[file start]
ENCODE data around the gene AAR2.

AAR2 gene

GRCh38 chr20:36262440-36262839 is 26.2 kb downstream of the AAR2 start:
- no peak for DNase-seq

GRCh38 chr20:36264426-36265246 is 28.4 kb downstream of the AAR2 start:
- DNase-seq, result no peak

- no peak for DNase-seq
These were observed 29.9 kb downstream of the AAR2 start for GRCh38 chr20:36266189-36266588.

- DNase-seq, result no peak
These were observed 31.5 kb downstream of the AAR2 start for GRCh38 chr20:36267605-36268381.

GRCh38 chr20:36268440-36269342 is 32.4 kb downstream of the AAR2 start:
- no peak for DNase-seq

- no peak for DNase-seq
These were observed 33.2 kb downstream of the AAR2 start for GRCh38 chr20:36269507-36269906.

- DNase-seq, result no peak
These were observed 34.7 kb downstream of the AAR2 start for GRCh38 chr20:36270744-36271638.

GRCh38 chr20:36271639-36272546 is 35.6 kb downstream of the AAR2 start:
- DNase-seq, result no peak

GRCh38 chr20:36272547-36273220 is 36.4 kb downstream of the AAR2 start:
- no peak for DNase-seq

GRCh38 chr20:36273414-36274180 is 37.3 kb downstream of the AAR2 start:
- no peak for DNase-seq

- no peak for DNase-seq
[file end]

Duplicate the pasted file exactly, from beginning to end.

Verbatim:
ENCODE data around the gene AAR2.

AAR2 gene

GRCh38 chr20:36262440-36262839 is 26.2 kb downstream of the AAR2 start:
- no peak for DNase-seq

GRCh38 chr20:36264426-36265246 is 28.4 kb downstream of the AAR2 start:
- DNase-seq, result no peak

- no peak for DNase-seq
These were observed 29.9 kb downstream of the AAR2 start for GRCh38 chr20:36266189-36266588.

- DNase-seq, result no peak
These were observed 31.5 kb downstream of the AAR2 start for GRCh38 chr20:36267605-36268381.

GRCh38 chr20:36268440-36269342 is 32.4 kb downstream of the AAR2 start:
- no peak for DNase-seq

- no peak for DNase-seq
These were observed 33.2 kb downstream of the AAR2 start for GRCh38 chr20:36269507-36269906.

- DNase-seq, result no peak
These were observed 34.7 kb downstream of the AAR2 start for GRCh38 chr20:36270744-36271638.

GRCh38 chr20:36271639-36272546 is 35.6 kb downstream of the AAR2 start:
- DNase-seq, result no peak

GRCh38 chr20:36272547-36273220 is 36.4 kb downstream of the AAR2 start:
- no peak for DNase-seq

GRCh38 chr20:36273414-36274180 is 37.3 kb downstream of the AAR2 start:
- no peak for DNase-seq

- no peak for DNase-seq